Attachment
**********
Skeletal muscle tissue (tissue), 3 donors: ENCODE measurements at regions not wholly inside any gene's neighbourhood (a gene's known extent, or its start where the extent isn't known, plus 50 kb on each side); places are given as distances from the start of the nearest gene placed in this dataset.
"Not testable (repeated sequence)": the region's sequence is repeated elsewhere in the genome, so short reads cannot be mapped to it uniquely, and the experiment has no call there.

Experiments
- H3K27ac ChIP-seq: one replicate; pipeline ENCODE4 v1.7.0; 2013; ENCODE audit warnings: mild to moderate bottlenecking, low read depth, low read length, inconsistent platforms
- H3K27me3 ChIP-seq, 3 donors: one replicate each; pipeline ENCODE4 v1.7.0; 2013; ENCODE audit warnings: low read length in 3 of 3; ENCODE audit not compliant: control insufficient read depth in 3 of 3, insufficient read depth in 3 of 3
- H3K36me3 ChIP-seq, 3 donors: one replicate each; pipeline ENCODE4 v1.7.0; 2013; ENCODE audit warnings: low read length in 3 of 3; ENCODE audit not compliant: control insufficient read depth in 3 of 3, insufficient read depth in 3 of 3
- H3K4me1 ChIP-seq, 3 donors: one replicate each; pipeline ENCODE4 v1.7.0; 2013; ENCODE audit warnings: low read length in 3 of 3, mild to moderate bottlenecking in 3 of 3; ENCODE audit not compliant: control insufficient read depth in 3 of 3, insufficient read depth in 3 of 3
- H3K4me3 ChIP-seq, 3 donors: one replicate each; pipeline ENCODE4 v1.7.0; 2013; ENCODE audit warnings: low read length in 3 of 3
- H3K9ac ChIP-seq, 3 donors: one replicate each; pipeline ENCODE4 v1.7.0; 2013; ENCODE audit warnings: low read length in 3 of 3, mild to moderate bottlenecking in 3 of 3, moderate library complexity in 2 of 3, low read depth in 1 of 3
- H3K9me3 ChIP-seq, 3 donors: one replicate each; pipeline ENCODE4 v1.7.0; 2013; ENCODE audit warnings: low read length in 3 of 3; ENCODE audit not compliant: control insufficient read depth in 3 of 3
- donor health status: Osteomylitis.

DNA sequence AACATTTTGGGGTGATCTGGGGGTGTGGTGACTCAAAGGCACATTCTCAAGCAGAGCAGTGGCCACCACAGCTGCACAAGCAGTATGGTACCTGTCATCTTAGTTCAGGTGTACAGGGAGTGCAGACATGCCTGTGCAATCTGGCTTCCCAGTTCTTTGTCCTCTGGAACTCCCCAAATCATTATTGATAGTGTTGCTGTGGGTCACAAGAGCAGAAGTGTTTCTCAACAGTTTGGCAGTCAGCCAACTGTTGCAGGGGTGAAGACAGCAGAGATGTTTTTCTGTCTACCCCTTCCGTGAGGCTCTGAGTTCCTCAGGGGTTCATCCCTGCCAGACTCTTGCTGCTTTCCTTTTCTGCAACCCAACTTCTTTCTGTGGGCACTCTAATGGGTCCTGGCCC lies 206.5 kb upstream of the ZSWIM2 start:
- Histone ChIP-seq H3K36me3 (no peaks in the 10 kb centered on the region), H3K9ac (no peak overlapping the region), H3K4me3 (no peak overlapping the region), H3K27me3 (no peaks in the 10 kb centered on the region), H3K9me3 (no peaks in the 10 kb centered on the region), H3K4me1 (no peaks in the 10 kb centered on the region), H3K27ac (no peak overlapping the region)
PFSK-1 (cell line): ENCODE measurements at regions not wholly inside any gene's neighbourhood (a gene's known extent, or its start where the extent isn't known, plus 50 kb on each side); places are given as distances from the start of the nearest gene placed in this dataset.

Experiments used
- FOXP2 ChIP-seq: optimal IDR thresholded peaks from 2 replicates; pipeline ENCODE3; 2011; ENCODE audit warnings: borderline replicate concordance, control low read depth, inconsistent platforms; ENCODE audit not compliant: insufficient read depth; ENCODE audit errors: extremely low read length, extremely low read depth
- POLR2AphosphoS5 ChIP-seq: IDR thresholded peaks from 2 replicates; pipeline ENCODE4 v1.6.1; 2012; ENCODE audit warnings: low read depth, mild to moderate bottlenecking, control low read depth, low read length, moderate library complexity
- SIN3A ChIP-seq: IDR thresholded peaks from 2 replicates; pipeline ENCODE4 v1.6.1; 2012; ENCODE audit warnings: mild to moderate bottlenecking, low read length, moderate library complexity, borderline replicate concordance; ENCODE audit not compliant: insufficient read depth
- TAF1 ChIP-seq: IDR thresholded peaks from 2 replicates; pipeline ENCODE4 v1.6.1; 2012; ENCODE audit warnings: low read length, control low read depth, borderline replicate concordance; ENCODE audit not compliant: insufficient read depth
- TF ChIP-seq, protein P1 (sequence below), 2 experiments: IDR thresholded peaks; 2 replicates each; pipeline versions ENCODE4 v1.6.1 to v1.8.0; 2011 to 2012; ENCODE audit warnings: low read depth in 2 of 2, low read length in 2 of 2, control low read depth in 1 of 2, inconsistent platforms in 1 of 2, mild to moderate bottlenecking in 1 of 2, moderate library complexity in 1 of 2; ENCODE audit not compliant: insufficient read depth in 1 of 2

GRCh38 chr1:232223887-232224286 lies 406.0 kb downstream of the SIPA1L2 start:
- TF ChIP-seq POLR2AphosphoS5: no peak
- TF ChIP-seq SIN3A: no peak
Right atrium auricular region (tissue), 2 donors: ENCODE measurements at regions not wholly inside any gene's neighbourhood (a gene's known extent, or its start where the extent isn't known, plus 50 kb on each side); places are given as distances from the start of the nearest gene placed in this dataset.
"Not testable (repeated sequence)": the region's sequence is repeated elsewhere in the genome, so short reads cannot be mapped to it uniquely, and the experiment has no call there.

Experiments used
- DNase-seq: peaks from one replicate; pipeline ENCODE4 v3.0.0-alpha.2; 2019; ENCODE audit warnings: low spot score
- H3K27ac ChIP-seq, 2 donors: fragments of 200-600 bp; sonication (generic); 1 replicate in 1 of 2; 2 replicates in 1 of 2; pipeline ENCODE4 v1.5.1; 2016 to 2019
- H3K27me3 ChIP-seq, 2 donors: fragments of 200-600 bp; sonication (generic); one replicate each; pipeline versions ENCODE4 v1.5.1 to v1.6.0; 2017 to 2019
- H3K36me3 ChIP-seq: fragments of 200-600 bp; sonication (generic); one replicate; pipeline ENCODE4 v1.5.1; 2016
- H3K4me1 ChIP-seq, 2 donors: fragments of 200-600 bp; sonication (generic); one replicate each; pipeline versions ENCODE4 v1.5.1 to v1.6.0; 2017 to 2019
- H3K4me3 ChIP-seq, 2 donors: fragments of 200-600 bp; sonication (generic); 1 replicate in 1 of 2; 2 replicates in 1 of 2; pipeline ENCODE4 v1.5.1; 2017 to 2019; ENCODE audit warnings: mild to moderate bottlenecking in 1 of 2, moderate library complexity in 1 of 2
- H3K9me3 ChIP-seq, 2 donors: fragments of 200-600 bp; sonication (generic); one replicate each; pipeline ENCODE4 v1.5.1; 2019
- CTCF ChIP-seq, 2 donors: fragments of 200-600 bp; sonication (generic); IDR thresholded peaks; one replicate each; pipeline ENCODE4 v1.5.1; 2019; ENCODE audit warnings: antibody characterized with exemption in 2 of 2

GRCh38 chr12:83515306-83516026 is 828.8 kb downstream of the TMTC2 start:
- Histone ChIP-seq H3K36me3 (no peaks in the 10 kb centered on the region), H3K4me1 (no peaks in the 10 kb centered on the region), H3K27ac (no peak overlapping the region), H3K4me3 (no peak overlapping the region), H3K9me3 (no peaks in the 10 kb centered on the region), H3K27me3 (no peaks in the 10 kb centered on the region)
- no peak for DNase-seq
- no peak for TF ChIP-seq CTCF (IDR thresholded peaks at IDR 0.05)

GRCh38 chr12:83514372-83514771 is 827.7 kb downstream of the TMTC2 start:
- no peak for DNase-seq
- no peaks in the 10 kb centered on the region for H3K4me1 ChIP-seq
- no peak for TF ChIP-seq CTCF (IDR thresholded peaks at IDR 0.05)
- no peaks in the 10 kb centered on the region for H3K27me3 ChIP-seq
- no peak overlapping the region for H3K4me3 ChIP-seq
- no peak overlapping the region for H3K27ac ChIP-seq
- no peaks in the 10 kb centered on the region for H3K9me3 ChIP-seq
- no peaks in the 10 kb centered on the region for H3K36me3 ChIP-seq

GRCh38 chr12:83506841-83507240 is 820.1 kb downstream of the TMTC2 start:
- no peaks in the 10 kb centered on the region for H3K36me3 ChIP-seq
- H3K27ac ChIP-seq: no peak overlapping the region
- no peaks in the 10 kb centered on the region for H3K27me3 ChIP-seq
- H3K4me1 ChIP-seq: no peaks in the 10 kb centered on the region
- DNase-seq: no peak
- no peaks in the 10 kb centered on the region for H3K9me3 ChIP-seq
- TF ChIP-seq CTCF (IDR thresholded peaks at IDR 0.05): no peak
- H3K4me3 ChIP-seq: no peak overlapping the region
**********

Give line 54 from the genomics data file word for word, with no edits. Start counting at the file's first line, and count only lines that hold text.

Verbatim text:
- no peaks in the 10 kb centered on the region for H3K9me3 ChIP-seq